Overall, 79% (1154/1457) of the oocytes collected matured to the MII stage, and 72% (832) of these were normally fertilized with two pronuclei. Seventy four percent (619) of the normally developing embryos were biopsied for PGD (Table 2). Sixty age-matched patients with no chromosomal rearrangements were analyzed for the developmental rate as a control group within the same time period. Ninety three percent (551/594) of the oocytes obtained from the control group developed to the MII stage, and 79% (438) of these fertilized. The maturation and fertilization rates were similar between the two groups (Table 2).
Overall, 63 of 389 (16%) embryos from the reciprocal translocation carriers were chromosomally balanced, and eight of these were transferred, resulting in two pregnancies. The chances of obtaining balanced embryos from the reciprocal translocation carriers grouped in the maternal age<35 years (16%, 38/227) and advanced maternal age (15%, 25/162) groups were similar (Table 3). The number of balanced embryos was further analyzed according to the sex of the carrier. From 19 female carriers, 175 embryos were obtained. Of these, 14% (24) were balanced. The chances of obtaining balanced embryos from male carriers were also at similar levels (18%, 39/214).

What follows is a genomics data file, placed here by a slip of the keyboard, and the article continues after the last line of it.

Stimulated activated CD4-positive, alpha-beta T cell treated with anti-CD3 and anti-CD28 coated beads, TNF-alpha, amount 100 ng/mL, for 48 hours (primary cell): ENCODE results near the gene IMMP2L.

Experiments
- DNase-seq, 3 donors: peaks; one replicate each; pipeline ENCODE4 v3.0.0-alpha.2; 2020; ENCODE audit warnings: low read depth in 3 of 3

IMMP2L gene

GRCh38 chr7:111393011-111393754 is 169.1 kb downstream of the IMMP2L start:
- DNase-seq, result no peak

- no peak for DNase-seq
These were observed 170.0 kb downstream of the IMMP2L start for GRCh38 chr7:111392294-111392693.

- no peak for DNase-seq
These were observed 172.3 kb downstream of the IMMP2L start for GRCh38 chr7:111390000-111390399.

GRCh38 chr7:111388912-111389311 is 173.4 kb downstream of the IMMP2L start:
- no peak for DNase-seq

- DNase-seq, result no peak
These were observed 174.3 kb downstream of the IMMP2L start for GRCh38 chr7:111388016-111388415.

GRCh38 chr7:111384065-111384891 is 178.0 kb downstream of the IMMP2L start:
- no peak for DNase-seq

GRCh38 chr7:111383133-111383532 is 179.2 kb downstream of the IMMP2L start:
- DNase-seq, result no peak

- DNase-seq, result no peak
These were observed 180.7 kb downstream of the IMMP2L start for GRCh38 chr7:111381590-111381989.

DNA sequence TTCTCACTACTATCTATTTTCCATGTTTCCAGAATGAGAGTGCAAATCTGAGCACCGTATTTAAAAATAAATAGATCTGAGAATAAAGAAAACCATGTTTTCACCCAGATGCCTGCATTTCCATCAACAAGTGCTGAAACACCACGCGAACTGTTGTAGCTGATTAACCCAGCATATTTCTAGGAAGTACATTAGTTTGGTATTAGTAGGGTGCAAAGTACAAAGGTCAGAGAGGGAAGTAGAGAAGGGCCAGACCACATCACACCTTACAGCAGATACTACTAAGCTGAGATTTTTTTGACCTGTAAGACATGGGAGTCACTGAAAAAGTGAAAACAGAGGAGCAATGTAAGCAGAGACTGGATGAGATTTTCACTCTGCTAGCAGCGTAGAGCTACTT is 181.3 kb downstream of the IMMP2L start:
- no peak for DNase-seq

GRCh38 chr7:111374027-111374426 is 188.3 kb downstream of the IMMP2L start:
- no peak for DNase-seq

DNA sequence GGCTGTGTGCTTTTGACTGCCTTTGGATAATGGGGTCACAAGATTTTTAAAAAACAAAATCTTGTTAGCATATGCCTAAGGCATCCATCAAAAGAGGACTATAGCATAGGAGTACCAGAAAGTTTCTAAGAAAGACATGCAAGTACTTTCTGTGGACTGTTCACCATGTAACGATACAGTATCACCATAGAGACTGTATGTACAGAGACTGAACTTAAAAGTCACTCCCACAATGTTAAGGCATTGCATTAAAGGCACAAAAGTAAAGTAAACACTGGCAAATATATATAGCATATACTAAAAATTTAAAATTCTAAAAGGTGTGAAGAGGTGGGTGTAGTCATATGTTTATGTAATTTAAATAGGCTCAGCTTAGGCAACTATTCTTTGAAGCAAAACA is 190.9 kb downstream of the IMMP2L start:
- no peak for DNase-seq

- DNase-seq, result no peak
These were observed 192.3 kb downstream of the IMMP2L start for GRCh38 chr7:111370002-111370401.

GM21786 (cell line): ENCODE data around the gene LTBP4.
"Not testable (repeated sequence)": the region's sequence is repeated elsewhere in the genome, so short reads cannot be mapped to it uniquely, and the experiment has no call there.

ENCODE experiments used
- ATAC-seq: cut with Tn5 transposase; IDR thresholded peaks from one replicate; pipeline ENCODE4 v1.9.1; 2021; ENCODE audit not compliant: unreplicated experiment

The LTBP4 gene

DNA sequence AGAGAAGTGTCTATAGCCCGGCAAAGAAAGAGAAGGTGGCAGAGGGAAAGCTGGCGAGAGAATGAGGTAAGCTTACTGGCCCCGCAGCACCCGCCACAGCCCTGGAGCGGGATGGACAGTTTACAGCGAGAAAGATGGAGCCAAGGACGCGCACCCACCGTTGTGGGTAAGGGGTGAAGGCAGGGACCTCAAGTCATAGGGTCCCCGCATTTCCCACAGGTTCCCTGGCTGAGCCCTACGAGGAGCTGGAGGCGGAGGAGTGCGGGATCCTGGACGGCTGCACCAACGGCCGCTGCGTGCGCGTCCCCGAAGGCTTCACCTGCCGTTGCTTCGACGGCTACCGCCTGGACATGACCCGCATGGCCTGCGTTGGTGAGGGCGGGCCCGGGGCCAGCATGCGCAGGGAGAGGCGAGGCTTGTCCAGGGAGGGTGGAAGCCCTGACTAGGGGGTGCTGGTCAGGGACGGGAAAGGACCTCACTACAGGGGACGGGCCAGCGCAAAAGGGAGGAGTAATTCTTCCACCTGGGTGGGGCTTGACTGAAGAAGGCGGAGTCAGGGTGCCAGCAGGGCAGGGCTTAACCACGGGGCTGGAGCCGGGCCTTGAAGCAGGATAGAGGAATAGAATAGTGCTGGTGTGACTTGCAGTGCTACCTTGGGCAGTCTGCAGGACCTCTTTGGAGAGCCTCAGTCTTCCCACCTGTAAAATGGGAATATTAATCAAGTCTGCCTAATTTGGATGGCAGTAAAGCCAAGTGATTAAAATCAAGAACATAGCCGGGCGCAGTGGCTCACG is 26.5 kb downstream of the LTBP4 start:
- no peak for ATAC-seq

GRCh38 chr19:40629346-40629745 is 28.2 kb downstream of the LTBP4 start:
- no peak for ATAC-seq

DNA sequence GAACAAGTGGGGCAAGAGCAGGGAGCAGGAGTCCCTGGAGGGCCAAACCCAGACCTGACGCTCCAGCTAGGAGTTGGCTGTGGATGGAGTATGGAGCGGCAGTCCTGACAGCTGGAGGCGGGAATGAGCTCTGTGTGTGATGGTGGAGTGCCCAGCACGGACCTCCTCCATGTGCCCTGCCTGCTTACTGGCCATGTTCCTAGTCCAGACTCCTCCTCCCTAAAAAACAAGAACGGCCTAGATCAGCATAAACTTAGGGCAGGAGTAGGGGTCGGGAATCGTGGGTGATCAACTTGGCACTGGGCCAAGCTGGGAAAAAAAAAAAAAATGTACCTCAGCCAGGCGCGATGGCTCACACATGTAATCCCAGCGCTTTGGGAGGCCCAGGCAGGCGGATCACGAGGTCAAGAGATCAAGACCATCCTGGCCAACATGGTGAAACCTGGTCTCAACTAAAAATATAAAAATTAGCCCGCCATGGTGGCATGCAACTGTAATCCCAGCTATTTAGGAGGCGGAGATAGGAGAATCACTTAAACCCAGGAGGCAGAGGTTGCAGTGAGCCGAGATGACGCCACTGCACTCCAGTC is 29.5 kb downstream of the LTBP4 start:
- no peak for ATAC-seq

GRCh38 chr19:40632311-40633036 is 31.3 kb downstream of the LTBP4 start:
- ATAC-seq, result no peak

In the Robertsonian translocations, a total of 187 embryos were biopsied, and 42% (78) of these embryos were shown to be balanced (Table 3). When the number of balanced embryos was further investigated according to the maternal age groups, considerably fewer balanced embryos (30%, 17/56, p<0.05) were obtained from the advanced maternal age group than from the younger patients who were <35 years (45%, 59/131). Similar to the reciprocal translocation carriers, the number of balanced embryos obtained from the female (38%, 35/92) and male (45%, 43/95) carriers was similar (Table 3).